This research uses the lens of Positive Psychology to look into the psyche of the artist Philippe Petit through visual analysis of the heist movie The Walk, with close focus on how the Law of Attraction as illustrated in The Secret by Rhonda Byrne, coupled with the power of thoughts, makes him fulfil his unusual dream of walking on a cable taut between the two highest buildings in the world at that time: The Twin Towers of the World Trade Center.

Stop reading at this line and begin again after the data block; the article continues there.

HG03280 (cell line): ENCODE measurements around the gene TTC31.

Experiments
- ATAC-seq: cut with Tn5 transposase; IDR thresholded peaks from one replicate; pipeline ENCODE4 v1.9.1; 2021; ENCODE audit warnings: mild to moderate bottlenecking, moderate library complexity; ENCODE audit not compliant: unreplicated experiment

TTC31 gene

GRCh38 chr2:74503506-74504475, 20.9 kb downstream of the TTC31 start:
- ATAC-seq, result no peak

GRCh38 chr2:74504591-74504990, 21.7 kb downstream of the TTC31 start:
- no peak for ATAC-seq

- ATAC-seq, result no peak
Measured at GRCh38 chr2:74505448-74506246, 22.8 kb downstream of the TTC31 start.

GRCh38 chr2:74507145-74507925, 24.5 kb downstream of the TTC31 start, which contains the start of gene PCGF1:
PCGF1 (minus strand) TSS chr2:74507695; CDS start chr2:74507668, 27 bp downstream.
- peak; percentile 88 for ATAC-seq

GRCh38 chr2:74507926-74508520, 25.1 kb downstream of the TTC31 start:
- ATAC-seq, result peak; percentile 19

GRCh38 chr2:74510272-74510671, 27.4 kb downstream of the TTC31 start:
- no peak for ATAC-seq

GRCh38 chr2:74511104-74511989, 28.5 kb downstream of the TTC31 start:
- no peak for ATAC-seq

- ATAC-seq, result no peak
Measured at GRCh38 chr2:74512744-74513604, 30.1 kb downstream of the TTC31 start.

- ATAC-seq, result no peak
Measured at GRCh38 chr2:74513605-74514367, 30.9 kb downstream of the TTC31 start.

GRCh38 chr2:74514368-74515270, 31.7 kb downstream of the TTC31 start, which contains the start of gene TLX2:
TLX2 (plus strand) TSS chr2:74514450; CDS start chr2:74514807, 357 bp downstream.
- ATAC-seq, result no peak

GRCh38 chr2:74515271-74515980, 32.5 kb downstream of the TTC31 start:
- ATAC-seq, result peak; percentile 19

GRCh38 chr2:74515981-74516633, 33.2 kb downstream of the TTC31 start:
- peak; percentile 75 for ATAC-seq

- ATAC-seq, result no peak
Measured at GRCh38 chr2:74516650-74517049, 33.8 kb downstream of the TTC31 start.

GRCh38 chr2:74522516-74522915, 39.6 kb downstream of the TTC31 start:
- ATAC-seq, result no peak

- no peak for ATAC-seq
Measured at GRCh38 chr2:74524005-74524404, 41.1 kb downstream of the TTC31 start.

In an interview with Psychology Today, when Petit is asked how he controlled his anxiety while crossing the towers, he replies that his education in terms of wire-walking is what helped him do it. Although he calls it “terrifying”, he also clearly claims that he does not see himself as taking risks and that he does not seek death at any point in the pursuit. In another interview, Philippe Petit tells Brain Pickings, how trial and error, and constructive feedback, which was non-verbal mostly, assisted in his learning. He also mentions that there should be a will for discovering more and more, a will for learning. He takes life in an extremely optimistic manner commenting that life is only worth living if it is dedicated to the fulfilment of a dream. When interviewed by The Guardian, Petit states firmly that he never got nervous during the act, and also that he never questioned what he was doing. He assures that he never relies on fate and prepares well in advance for his performance. Therefore, these interviews help in looking at Petit’s undaunted obsession as an aspect in analysing his psyche.